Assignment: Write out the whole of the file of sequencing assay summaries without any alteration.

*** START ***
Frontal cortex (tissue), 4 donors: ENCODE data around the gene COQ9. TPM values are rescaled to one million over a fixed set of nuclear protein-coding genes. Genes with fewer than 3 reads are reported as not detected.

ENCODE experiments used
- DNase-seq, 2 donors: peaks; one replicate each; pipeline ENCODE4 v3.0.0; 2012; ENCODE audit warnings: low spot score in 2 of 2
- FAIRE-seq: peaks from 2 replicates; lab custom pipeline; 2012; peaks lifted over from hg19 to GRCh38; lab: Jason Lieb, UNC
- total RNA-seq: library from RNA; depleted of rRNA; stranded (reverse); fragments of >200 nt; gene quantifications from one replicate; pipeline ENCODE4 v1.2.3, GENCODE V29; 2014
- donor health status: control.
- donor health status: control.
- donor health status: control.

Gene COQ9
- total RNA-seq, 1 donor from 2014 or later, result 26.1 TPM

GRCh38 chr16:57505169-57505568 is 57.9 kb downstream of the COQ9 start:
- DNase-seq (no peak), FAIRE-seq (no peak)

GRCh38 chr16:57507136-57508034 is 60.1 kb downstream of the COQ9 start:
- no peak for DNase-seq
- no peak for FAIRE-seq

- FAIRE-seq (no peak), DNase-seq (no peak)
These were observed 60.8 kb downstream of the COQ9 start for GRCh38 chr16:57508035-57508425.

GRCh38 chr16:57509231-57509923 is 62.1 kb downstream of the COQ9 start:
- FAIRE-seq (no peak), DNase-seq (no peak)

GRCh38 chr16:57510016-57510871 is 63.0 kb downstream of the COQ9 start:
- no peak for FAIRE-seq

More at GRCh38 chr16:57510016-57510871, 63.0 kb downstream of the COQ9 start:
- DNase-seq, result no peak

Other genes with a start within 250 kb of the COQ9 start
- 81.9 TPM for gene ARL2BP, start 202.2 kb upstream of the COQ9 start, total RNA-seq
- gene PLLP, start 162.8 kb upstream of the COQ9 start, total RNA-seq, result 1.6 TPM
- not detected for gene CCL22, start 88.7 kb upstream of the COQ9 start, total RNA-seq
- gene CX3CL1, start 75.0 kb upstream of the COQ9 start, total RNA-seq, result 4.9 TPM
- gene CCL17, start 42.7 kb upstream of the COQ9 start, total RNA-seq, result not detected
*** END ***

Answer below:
Frontal cortex (tissue), 4 donors: ENCODE data around the gene COQ9. TPM values are rescaled to one million over a fixed set of nuclear protein-coding genes. Genes with fewer than 3 reads are reported as not detected.

ENCODE experiments used
- DNase-seq, 2 donors: peaks; one replicate each; pipeline ENCODE4 v3.0.0; 2012; ENCODE audit warnings: low spot score in 2 of 2
- FAIRE-seq: peaks from 2 replicates; lab custom pipeline; 2012; peaks lifted over from hg19 to GRCh38; lab: Jason Lieb, UNC
- total RNA-seq: library from RNA; depleted of rRNA; stranded (reverse); fragments of >200 nt; gene quantifications from one replicate; pipeline ENCODE4 v1.2.3, GENCODE V29; 2014
- donor health status: control.
- donor health status: control.
- donor health status: control.

Gene COQ9
- total RNA-seq, 1 donor from 2014 or later, result 26.1 TPM

GRCh38 chr16:57505169-57505568 is 57.9 kb downstream of the COQ9 start:
- DNase-seq (no peak), FAIRE-seq (no peak)

GRCh38 chr16:57507136-57508034 is 60.1 kb downstream of the COQ9 start:
- no peak for DNase-seq
- no peak for FAIRE-seq

- FAIRE-seq (no peak), DNase-seq (no peak)
These were observed 60.8 kb downstream of the COQ9 start for GRCh38 chr16:57508035-57508425.

GRCh38 chr16:57509231-57509923 is 62.1 kb downstream of the COQ9 start:
- FAIRE-seq (no peak), DNase-seq (no peak)

GRCh38 chr16:57510016-57510871 is 63.0 kb downstream of the COQ9 start:
- no peak for FAIRE-seq

More at GRCh38 chr16:57510016-57510871, 63.0 kb downstream of the COQ9 start:
- DNase-seq, result no peak

Other genes with a start within 250 kb of the COQ9 start
- 81.9 TPM for gene ARL2BP, start 202.2 kb upstream of the COQ9 start, total RNA-seq
- gene PLLP, start 162.8 kb upstream of the COQ9 start, total RNA-seq, result 1.6 TPM
- not detected for gene CCL22, start 88.7 kb upstream of the COQ9 start, total RNA-seq
- gene CX3CL1, start 75.0 kb upstream of the COQ9 start, total RNA-seq, result 4.9 TPM
- gene CCL17, start 42.7 kb upstream of the COQ9 start, total RNA-seq, result not detected